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Further Resources

If you are looking for additional help. Here are a few more resources for you to explore.

Making Magnificent Mountains

A free Adobe Illustrator or Photoshop brush set I created which allows you to recreate hachure-style mountains to lend a turn-of-the-century feel to your maps.

r/Mapmaking

Reddit’s map making subforum has a ton of great advice and a lot of inspiration. While you’re at it make sure to check out their Mapmaking Wiki. It’s basically this post but with a ton more tools listed.

Cartographers Guild

This online community has been around for a long time and has a ton of great members who are happy to share process, tips, tricks, and tools with the community. It’s also a great place to look for illustrators that can turn your sketches into a work of art.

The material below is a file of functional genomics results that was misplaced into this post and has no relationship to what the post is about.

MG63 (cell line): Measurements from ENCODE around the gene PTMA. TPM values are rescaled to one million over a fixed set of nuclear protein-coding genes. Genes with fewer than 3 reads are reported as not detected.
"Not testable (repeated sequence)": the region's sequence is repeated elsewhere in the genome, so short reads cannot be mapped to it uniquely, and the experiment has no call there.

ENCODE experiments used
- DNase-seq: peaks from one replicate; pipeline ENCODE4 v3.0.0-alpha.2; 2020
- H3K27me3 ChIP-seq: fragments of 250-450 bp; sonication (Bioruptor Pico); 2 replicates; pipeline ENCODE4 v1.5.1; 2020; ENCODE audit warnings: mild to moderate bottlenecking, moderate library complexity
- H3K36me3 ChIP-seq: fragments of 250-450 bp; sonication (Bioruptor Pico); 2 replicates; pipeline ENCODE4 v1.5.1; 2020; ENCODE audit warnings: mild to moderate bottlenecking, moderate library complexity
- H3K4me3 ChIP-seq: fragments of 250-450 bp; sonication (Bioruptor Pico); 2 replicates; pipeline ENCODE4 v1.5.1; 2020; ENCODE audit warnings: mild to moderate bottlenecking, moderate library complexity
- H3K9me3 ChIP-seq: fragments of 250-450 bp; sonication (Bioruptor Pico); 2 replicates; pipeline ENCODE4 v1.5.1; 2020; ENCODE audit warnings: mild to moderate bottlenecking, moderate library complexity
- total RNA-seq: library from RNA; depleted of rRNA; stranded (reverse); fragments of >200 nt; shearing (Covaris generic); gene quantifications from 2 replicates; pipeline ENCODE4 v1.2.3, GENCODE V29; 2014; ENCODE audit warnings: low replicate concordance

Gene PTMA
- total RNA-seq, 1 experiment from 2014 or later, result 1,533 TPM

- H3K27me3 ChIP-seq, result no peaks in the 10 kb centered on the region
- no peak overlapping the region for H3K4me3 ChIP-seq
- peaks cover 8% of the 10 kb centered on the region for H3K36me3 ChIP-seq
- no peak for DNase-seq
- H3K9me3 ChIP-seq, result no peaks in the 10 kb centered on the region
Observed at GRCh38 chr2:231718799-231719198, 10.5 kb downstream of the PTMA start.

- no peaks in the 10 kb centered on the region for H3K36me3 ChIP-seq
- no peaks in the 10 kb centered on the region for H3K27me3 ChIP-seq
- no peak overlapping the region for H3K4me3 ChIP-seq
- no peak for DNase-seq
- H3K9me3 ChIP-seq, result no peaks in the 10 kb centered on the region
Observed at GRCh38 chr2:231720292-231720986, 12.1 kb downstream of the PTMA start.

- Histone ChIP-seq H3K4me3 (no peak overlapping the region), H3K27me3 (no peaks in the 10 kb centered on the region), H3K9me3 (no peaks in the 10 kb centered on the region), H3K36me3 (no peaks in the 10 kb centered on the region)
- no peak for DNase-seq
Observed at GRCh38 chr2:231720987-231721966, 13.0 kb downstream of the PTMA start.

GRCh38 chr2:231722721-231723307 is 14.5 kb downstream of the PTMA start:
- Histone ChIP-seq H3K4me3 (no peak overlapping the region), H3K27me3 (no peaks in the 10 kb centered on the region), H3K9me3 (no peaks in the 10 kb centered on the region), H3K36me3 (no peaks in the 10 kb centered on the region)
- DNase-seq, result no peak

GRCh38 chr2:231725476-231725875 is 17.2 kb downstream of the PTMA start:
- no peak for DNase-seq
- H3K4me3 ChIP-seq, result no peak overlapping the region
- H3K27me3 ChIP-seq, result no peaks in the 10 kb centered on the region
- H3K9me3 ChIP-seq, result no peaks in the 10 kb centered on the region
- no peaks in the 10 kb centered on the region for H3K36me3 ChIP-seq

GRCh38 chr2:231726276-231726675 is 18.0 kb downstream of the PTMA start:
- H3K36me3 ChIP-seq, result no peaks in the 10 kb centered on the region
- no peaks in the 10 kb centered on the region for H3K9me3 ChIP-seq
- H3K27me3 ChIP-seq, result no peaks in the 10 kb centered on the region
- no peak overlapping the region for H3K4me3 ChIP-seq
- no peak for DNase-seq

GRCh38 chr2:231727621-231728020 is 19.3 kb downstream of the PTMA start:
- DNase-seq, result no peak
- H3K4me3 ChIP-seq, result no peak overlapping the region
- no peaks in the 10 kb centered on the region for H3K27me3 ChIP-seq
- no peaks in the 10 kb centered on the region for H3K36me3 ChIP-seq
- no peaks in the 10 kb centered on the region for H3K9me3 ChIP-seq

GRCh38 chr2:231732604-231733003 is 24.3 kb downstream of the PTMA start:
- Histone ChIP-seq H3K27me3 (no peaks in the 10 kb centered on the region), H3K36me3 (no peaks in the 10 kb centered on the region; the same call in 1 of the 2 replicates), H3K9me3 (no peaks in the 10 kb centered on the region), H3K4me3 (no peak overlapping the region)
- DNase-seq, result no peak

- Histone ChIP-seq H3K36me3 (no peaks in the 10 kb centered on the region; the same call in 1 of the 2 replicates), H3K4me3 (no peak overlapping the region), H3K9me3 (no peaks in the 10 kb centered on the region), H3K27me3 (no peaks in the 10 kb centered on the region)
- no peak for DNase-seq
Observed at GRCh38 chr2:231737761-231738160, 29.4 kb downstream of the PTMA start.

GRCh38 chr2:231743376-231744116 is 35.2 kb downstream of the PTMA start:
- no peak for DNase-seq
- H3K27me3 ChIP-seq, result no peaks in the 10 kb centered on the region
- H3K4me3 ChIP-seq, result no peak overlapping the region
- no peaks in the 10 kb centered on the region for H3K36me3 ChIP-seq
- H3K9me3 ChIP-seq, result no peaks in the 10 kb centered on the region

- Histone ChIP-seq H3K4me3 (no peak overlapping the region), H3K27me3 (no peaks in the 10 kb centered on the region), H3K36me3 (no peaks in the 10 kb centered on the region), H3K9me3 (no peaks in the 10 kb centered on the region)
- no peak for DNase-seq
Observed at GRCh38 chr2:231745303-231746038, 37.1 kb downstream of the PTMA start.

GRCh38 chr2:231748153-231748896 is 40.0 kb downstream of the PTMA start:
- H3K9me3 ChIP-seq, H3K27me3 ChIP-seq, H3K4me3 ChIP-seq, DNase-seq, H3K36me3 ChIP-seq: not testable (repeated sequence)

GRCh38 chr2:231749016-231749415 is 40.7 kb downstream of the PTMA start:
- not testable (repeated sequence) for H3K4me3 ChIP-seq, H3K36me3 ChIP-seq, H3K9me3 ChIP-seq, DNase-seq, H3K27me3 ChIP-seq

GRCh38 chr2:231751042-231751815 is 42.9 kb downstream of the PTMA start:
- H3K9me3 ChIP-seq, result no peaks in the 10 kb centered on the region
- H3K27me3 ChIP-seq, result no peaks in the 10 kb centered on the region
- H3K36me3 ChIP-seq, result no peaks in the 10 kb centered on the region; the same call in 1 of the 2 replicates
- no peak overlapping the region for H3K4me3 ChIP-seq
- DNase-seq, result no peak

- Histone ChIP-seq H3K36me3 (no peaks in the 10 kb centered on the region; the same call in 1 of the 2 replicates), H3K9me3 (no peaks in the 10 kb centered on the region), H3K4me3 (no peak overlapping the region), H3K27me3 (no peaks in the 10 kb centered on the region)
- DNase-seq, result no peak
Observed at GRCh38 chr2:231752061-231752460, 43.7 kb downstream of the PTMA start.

Old Maps Online

Inspiration can come from anywhere. This handy site allows you to zoom into specific areas on the map and find old maps related to that area. Never know what cool stuff you’ll stumble across.


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This is just a small list of tools I’ve tried and liked. There’s a variety of sites and programs out there for a variety of authors and more coming along each day. As with everything, map creation is about finding the tool that works for you, fits your vision, and keeps you writing. As I mentioned in the beginning, if you have a site or resource you like that’s not on this list, let me know! I’d love to continue expanding this post.